LAURUS NOBILIS: Bay Laurel
A plant of much renown and lore, bay is an essential culinary herb with a long history. The Latin name, Laurus nobilis, means praise and nobility. In ancient Greece, one of the highest honors one could receive was a wreath made from bay. Even today, bay remains a symbol of victory and honor (think of the words baccalaureate, or poet laureate). Bay leaves are used either fresh or dry to flavor all kinds of savory recipes, from soups and stews to rice or meat dishes. Leaves are left whole to cook, but are not themselves eaten because they are stiff and sharp and can potentially cause damage to the mouth or throat if ingested. The leaves are said to repel pantry moths when placed in cupboards.
Though it is native to the rocky shores of the Mediterranean, bay is surprisingly easy to grow in the Pacific Northwest. In its native habitat, the slow-growing tree can reach heights of 40 feet or more, but home-grown bay usually remains much smaller. It can easily be pruned into a bushy shrub, small tree, or even a topiary form. Bay can be a bit frost-tender (it will suffer if temperatures fall too far below freezing, and may die in more severe cold), and does not prefer soggy soils, but if precautions are taken against frost and soil is amended to promote good drainage, bay is a care-free plant.
If you want to grow your bay tree in the ground, identify a warm microclimate in your yard. A south-facing wall near a building, or a brick or stone structure will retain heat and help keep your plant cozy. Also be sure to choose a place that is protected from potential wind. Keep a frost blanket on hand and cover the plant when temperatures threaten to fall below 25 degrees F. Mulching around the base of the plant with leaves or straw can help insulate the soil, but be sure to remove the mulch in the spring to allow the soil to warm up and dry out more quickly.
Bay is also well suited to container culture. Since it is quite slow-growing, it can live a long time in a pot. This is ideal if you have a very small garden, or if your climate is cold enough to where you’ll need to bring the plant inside for the winter. Indoors, situate the plant in a very bright window, or provide supplemental light with a full-spectrum bulb. Keep the plant away from direct heat sources, and mist leaves occasionally.
Some varieties you can find at Portland Nursery:
There are only a few varieties of bay available, but they are all evergreen and good for culinary use.
Laurus nobilis ‘Angustifolia’
Willow-leaf bay. Long, slender leaves and compact habit.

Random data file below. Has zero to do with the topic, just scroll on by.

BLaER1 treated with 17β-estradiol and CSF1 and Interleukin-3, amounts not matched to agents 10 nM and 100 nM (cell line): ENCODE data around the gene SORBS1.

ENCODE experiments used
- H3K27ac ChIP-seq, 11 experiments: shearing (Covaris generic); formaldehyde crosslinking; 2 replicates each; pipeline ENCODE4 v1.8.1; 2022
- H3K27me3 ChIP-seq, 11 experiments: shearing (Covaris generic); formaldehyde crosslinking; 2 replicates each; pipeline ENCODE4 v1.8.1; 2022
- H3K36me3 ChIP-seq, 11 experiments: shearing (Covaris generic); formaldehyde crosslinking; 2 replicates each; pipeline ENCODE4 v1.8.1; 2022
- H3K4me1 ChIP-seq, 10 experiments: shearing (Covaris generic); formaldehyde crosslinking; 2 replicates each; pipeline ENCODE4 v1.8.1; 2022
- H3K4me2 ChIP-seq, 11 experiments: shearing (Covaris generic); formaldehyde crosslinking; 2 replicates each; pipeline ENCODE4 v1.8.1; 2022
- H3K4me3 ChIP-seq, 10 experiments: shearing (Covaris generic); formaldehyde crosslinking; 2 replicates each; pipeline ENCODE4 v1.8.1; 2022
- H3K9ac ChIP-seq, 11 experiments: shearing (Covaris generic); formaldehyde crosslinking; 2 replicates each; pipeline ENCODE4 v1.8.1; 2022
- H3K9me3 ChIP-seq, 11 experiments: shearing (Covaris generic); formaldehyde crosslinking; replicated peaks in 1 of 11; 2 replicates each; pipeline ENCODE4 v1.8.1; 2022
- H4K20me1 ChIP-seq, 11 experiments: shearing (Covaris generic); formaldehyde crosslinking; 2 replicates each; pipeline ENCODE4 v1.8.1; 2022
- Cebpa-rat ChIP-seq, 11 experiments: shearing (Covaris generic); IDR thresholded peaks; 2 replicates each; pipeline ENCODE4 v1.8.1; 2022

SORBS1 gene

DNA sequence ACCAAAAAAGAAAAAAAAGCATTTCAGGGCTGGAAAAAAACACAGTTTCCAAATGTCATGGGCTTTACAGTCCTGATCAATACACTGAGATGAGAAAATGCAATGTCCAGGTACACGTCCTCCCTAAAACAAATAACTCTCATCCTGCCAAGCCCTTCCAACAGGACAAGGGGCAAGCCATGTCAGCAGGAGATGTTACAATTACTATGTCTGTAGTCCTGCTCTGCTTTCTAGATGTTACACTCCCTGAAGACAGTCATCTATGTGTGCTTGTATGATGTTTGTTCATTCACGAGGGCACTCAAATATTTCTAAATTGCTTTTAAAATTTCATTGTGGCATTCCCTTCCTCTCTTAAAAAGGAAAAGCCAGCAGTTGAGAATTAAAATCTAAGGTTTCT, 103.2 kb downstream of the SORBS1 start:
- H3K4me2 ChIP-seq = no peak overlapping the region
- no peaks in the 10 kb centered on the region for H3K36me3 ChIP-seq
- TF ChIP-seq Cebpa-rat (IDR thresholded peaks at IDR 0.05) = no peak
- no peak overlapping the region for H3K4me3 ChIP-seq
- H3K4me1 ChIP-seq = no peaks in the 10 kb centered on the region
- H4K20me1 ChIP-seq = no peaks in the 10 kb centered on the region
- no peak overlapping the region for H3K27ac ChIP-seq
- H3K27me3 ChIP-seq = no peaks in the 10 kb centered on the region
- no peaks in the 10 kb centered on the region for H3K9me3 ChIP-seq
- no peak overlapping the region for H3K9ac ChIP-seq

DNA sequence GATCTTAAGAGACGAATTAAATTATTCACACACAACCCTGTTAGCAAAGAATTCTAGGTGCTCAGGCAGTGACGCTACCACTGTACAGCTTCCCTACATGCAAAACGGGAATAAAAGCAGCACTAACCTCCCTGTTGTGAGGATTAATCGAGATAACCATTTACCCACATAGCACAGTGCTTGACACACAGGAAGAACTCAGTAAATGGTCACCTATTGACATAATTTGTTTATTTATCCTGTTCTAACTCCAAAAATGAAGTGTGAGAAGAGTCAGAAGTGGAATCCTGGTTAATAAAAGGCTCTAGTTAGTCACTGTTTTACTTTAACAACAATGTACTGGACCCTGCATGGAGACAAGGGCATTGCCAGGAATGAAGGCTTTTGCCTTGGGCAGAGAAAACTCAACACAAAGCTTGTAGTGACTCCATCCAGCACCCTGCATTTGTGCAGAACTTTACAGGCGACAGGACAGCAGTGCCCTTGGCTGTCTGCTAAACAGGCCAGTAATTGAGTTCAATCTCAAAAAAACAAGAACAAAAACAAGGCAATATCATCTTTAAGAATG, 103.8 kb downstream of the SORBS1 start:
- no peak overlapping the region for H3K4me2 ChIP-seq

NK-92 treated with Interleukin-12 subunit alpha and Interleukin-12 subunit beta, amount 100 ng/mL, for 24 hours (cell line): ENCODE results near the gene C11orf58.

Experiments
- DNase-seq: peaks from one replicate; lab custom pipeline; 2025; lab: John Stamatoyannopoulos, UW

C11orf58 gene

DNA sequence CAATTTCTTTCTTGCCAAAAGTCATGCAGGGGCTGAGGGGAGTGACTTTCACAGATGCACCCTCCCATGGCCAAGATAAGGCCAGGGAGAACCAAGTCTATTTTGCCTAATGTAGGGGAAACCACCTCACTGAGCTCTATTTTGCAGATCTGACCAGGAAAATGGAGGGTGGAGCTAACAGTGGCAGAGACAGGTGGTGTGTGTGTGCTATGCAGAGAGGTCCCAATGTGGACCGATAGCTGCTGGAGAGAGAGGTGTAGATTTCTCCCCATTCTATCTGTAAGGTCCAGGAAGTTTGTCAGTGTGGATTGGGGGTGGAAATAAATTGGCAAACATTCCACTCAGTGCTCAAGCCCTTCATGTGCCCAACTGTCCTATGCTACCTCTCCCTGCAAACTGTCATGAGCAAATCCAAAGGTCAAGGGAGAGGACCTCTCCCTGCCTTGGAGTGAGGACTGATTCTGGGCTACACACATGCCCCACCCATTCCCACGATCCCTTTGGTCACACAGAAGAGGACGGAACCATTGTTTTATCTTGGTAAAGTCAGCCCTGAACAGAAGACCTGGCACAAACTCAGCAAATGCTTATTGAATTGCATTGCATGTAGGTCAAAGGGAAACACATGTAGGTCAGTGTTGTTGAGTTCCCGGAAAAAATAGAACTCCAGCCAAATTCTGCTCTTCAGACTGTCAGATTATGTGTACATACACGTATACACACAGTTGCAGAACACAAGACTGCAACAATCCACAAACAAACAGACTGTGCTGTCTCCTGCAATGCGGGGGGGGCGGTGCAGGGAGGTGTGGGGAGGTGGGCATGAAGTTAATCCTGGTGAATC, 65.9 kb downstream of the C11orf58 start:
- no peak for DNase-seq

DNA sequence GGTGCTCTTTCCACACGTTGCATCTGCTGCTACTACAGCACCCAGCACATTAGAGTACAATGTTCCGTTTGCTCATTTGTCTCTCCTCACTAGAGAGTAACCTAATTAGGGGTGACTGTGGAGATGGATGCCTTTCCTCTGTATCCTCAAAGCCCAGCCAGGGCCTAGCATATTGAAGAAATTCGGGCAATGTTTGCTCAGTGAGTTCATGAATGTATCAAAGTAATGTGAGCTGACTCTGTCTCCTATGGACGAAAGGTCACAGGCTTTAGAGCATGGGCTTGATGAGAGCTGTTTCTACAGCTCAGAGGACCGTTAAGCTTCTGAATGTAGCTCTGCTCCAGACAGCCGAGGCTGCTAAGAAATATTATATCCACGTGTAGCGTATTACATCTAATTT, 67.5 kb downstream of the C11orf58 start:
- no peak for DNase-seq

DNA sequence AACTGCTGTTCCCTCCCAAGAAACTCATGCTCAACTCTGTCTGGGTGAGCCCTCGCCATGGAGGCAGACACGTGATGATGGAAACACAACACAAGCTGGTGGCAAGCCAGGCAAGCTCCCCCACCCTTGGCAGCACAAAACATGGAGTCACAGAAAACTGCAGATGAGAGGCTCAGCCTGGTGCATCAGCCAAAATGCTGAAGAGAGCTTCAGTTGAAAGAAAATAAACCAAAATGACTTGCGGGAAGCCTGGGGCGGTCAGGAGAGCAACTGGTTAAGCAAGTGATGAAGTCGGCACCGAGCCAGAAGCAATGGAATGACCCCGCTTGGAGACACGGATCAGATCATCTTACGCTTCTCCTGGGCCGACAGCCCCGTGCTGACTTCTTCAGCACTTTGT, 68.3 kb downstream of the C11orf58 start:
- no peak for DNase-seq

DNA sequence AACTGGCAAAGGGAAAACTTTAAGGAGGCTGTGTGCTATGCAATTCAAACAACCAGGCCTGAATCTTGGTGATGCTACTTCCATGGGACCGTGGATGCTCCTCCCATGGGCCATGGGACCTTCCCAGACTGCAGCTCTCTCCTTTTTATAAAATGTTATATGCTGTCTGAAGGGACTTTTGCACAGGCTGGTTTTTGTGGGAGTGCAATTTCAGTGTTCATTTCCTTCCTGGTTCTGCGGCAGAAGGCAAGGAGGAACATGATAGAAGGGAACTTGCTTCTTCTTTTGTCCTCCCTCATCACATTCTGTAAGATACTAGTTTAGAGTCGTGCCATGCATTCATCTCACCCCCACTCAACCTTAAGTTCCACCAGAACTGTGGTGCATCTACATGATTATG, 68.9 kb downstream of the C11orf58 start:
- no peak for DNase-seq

Laurus nobilis ‘Aureus’
Golden-leaf bay. New growth is bright gold.
Photo Credit to Doreen Wynja, Monrovia.
FACTS: LAURUS NOBILIS
Genus: Laurus nobilis
Common Name: Bay laurel, sweet bay, culinary bay
Origin: Mediterranean region
Culture: Evergreen in zones 8 and up, bay is considered somewhat tender in the Portland area. Outdoors, grow in full sun and very well-drained soil. Amend heavy soils with plenty of compost, and add pumice to increase drainage. Situate the plant in a warm spot, such as near a south-facing wall, and protect from the wind. In-ground planted bay is drought tolerant once established. If your bay tree is in a pot, use a good-quality, fast-draining potting soil. Provide as much light as possible for plants grown indoors for the winter, and let the soil dry fairly well between waterings.
Maintenance: Bay plants are not heavy feeders, but an application of organic all-purpose or tree/shrub fertilizer in spring and again in midsummer will keep your in-ground plant healthy and happy. For container-planted bay, a regular feeding schedule is essential, although it’s still important not to over-fertilize. Use a balanced organic fertilizer about three times a year: in spring, summer, and early fall for best results. Re-pot as necessary, when the roots start to come out the bottom of the pot. Pruning can be done to shape the plant as desired.
Pests and Diseases: Bay is generally not bothered by many problems. Powdery mildew is sometimes an issue. Situating the plant in a very sunny location, pruning out crowded branches to promote air circulation, and letting soil dry between waterings usually takes care of any mildew. Outdoors, certain moths occasionally lay eggs between leaves, and the larvae can chew holes, though outbreaks are not usually bad enough to greatly disfigure the plant. If you see two bay leaves stuck together with a cottony substance, peel them apart and destroy any caterpillars you find. Indoor plants may be affected by scale. Watch for waxy spots on stems and leaves, and remove with cotton swabs dipped in rubbing alcohol.
Propagation: Bay can be propagated by digging up rooted suckers that occur either naturally or from layering. Propagation by stem cuttings is also possible, but they may take a very long time to root. Starting from seed is tricky, as bay seeds can take months to germinate under specific conditions. Bay plants are dioecious, meaning male and female flowers occur on separate plants, and each are needed to produce fruit and seed. Bay trees can take decades to become mature enough to flower. Purchasing potted bay from the Nursery is by far the easiest and most reliable source of plants!